Here we are in November, having gone through 9 months of learning to cope with life during the pandemic. It’s such good news that the new vaccines are nearly ready to roll out, giving us all a bit of hope that we won’t enter into a second year of...
A handbook produced by the Health and Safety Executive (HSE) outlines the responsibilities of both the contractor and the client in situations in which work is carried out by contractors rather then employees. It does not apply to circumstances in which the Construction (Design and Management) Regulations apply or to work done by agency workers.
The leaflet begins from the premise that 'all parties must co-operate to ensure that health and safety is properly managed'.
Under health and safety law, both the contractor and the client have responsibilities. The client must identify all aspects of the job that they want the contractor to do and then carry out a risk assessment. They must satisfy themselves that the contractor they have chosen is competent to carry out the job without unacceptable health and safety risks and must explain their procedures and systems to the contractor sufficiently well for them to understand them and act in accordance with them.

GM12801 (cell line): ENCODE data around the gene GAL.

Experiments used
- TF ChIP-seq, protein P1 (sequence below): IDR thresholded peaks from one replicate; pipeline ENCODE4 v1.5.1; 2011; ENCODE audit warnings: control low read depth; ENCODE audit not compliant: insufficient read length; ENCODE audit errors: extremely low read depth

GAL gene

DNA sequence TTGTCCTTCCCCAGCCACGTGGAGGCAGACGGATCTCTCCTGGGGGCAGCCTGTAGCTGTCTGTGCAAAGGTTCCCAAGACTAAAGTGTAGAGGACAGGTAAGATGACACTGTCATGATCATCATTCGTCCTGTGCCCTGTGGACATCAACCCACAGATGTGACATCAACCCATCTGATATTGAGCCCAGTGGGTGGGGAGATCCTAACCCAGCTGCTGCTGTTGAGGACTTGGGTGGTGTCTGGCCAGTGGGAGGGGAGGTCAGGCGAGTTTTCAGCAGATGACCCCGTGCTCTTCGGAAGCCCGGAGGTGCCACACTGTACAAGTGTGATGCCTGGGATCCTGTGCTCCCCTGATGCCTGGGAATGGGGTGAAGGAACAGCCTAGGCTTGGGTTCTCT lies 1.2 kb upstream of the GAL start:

The risk assessment should be carried out with the contractor, who will normally be responsible in the same way as the client for any sub-contractors, who should also be part of any relevant risk assessment.
Clients, contractors and sub-contractors must keep their employees properly briefed on any matters that may affect their health and safety.
The guide is another illustration of the Government's intention to improve compliance with health and safety regulations. What is most problematic here is the need for the client to assess the competence of the contractor, which is a potential source of problems for many firms. We can advise you on any legal issues arising out of health and safety matters.
Recent case law has made firms responsible for a number of actions taken by subcontractors, especially where they are under the direct control of the ultimate employer. Just because a person is employed directly by another business they will not necessarily be their responsibility alone.
In April 2008, the Corporate Manslaughter and Corporate Homicide Act 2007 came into effect, which has profound implications for businesses. The Ministry of Justice has issued a comprehensive guide.
As of then end of 2017, fewer than 30 prosecutions had been commenced under the Act - all against smaller companies - and successful prosecutions obtained in all cases so far decided. Fines of up to £700,000 have also been imposed.